The PCA is an intergovernmental organization with over one hundred member states. Established in 1899 to facilitate arbitration and other forms of dispute resolution between states, the PCA has developed into a modern, multi-faceted arbitral institution that is now perfectly situated at the juncture between public and private international law to meet the rapidly evolving dispute resolution needs of the international community. Today the PCA provides services for the resolution of disputes involving various combinations of states, state entities, intergovernmental organizations, and private parties.
The PCA's Secretariat, the International Bureau, headed by its Secretary-General, provides full registry services and legal and administrative support to tribunals and commissions. Its caseload reflects the breadth of PCA involvement in international dispute resolution, encompassing territorial, treaty, and human rights disputes between states, as well as commercial and investment disputes, including disputes arising under bilateral and multilateral investment treaties.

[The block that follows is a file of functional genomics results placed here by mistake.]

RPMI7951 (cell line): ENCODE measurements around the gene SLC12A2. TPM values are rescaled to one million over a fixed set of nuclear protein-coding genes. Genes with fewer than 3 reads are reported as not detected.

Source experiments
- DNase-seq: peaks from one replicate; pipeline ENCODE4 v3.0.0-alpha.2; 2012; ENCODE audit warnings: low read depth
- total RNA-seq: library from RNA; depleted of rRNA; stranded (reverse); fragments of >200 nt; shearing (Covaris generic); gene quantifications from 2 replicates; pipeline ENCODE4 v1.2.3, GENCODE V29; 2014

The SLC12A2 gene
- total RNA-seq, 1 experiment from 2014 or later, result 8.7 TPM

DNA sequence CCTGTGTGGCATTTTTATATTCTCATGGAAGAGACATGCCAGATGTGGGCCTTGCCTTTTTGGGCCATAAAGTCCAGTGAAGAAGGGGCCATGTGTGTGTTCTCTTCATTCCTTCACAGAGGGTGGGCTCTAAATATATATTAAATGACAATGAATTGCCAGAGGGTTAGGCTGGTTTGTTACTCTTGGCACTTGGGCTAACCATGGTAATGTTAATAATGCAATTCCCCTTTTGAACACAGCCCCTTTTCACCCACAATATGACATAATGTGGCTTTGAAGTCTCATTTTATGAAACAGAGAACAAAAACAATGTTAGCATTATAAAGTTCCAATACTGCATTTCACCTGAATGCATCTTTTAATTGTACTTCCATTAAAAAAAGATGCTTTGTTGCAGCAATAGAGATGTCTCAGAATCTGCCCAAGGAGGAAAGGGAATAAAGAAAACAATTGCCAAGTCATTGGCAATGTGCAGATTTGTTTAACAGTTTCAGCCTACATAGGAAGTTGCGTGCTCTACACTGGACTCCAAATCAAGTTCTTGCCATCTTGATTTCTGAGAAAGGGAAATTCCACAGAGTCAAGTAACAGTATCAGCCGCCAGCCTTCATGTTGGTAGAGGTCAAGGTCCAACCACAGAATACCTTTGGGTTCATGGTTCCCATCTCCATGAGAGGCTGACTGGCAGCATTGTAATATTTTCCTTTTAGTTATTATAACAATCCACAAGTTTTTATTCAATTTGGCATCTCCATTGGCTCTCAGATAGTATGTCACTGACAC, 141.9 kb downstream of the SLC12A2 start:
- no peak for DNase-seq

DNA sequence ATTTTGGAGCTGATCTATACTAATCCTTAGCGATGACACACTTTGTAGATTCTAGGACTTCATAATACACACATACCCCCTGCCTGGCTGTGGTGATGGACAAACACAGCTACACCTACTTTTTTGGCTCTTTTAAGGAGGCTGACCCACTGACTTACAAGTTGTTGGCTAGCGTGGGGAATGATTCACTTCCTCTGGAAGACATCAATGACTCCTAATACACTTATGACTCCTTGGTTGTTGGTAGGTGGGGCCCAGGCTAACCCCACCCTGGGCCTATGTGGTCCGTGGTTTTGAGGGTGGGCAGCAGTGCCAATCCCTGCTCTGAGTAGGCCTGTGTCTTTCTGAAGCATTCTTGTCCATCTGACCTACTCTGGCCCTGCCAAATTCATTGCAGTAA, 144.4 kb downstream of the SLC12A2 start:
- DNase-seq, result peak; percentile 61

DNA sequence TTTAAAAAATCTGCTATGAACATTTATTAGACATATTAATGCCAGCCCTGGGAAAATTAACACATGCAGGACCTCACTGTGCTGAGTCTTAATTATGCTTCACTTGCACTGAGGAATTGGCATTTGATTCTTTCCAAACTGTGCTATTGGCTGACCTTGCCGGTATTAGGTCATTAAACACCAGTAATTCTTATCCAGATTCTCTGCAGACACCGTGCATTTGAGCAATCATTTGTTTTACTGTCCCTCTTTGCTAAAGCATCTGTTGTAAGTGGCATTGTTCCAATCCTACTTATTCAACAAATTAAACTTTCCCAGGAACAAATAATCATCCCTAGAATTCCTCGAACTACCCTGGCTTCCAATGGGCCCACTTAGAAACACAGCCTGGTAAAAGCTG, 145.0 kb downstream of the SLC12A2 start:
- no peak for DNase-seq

The PCA is housed in the Peace Palace in The Hague, which was built specially for the Court in 1913 with an endowment from Andrew Carnegie. From 1922 on, the building also housed the distinctly separate Permanent Court of International Justice, which was replaced by the International Court of Justice in 1946.
Unlike the ICJ, the PCA is not just open to states but also to other parties. The PCA provides services for the resolution of disputes involving various combinations of states, state entities, intergovernmental organizations, and private parties.